When the F.A. banned Woodgate and Bowyer from the England team pending disposition of the criminal charges, they could have demanded that the F.A. give them a hearing.  They did not do so.  The reason is that that course would have had their responsibility for the thuggery decided by a lesser standard of proof, proof by a mere preponderance of the evidence, and by a decision-maker perhaps not as prone to bias.  It is a safe bet their lawyers considered asking for a hearing and decided not to.  No competent lawyer would advise a client to subject himself to that kind of a hearing ahead of a criminal trial if there is any risk of an adverse decision—and there nearly always will be such a risk when law enforcement authorities have decided the evidence warrants institution of criminal charges   Footballers facing criminal charges will rarely ask the F.A. for a hearing.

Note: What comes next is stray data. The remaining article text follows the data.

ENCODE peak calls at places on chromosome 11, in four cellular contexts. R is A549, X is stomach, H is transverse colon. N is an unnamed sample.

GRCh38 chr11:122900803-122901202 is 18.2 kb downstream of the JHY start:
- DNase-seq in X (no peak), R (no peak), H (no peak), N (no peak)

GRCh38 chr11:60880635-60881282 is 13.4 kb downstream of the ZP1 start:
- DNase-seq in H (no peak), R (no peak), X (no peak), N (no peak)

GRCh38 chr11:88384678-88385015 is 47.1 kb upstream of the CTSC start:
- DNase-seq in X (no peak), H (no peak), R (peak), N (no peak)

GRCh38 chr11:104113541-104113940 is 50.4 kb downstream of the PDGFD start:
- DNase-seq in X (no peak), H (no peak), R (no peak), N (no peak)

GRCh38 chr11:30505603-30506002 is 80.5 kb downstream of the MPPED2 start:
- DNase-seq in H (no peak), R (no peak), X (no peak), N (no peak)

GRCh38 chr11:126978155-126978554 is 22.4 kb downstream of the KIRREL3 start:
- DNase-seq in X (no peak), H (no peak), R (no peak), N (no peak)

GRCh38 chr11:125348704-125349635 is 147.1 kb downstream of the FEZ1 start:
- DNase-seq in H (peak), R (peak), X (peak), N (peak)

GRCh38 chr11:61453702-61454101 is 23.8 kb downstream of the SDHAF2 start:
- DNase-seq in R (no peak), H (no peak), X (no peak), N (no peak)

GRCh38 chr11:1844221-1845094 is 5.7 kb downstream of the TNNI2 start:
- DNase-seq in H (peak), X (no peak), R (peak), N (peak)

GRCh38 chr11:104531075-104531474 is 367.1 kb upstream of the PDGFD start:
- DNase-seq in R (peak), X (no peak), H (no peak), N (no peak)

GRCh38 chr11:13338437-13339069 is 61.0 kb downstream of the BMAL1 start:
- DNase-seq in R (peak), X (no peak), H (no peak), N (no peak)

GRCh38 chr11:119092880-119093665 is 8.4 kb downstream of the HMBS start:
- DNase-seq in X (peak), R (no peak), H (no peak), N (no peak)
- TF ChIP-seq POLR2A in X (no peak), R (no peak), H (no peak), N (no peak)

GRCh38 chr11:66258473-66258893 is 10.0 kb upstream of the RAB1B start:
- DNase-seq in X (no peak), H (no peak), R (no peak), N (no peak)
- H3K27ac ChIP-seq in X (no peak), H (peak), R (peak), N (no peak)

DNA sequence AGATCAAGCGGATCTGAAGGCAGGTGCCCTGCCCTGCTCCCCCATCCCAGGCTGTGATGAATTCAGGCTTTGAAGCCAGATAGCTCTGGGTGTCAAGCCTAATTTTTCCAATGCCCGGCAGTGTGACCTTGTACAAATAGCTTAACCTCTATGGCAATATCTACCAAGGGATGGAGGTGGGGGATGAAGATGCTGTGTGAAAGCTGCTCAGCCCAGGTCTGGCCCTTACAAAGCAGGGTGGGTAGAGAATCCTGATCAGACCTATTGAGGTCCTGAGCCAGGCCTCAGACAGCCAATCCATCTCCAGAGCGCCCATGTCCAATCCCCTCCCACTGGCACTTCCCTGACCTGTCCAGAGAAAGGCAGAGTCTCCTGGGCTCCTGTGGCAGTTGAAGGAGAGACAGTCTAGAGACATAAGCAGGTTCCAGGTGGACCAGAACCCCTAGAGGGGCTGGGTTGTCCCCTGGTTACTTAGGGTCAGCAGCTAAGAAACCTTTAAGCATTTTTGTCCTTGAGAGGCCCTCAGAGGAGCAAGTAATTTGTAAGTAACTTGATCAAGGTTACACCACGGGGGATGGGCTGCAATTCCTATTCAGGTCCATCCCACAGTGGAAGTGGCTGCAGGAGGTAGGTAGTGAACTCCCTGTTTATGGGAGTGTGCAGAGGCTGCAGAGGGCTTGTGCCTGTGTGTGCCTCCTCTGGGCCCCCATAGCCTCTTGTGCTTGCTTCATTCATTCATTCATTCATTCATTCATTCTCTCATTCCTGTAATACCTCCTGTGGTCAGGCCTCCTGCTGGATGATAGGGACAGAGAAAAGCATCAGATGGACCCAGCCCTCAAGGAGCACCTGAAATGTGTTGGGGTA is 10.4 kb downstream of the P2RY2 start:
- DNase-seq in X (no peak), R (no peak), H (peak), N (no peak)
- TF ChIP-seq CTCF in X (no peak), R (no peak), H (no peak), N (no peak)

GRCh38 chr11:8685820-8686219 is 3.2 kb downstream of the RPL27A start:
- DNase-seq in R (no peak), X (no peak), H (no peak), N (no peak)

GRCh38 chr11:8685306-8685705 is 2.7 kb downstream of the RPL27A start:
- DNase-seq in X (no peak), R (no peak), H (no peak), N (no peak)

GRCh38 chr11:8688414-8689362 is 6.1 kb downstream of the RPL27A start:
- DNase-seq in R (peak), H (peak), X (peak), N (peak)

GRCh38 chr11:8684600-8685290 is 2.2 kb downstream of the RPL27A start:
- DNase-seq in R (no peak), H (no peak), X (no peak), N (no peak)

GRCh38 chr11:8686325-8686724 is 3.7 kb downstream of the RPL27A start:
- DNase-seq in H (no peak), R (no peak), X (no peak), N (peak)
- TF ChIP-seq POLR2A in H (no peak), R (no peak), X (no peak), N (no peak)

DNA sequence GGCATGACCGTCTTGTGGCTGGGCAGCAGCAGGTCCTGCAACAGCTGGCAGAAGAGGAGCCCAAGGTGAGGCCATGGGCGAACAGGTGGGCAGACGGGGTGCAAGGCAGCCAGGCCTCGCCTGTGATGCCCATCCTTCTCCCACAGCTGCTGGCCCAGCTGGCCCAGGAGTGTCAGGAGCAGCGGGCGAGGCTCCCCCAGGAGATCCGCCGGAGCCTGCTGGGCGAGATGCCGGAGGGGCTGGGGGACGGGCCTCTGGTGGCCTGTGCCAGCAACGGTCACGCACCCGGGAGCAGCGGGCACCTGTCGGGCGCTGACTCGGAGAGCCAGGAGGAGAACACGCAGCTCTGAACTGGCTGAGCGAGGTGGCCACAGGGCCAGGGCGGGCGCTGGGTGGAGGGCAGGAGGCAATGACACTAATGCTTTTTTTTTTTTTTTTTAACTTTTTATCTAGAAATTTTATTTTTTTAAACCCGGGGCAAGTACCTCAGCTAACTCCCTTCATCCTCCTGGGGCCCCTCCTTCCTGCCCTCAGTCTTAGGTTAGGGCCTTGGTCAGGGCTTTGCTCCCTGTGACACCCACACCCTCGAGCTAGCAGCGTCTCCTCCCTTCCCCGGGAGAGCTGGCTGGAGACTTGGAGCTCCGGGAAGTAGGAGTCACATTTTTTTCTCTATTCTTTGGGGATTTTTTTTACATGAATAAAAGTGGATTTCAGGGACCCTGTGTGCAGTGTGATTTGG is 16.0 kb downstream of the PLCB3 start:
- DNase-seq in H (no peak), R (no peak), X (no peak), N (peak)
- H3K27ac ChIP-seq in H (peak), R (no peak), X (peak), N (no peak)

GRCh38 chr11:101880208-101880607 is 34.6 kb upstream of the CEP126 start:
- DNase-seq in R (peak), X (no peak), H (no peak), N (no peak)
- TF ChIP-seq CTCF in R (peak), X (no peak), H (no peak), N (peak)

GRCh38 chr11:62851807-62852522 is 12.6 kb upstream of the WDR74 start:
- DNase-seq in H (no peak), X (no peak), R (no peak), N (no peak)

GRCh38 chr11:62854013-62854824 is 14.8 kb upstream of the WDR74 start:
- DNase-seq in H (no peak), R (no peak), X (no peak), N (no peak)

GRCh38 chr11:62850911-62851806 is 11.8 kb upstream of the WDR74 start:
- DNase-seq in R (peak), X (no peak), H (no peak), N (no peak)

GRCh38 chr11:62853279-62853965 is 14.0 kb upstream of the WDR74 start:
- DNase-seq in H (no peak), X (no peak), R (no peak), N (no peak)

But the football establishment—both the F.A. and the clubs—shirk their responsibility if they shunt the decision as to whether footballers should be disciplined or banned off to the criminal justice system.  That system is designed to decide whether imprisonment is warranted, and because liberty is at stake, its fact-determination mechanisms are heavily weighted in the accused’s favour.  An acquittal does not indicate that the accused footballer did not in fact commit the conduct with which he was charged. 

If the football establishment truly wishes to ensure that footballers who have committed the vilest sort of conduct do not represent club or country on the field of play, it must not shirk its own responsibility to conduct its own inquiries and to make its own factual determinations.  The F.A. should preserve the option of continuing a ban from national team selection even after acquittal if the circumstances warrant it.  Again, footballers should be given the opportunity to show at a hearing that continued suspension is not warranted.